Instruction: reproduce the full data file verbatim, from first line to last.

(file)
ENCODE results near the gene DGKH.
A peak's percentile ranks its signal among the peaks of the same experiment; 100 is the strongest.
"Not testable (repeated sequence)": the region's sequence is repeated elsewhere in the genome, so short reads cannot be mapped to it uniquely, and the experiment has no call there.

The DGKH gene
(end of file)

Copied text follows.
ENCODE results near the gene DGKH.
A peak's percentile ranks its signal among the peaks of the same experiment; 100 is the strongest.
"Not testable (repeated sequence)": the region's sequence is repeated elsewhere in the genome, so short reads cannot be mapped to it uniquely, and the experiment has no call there.

The DGKH gene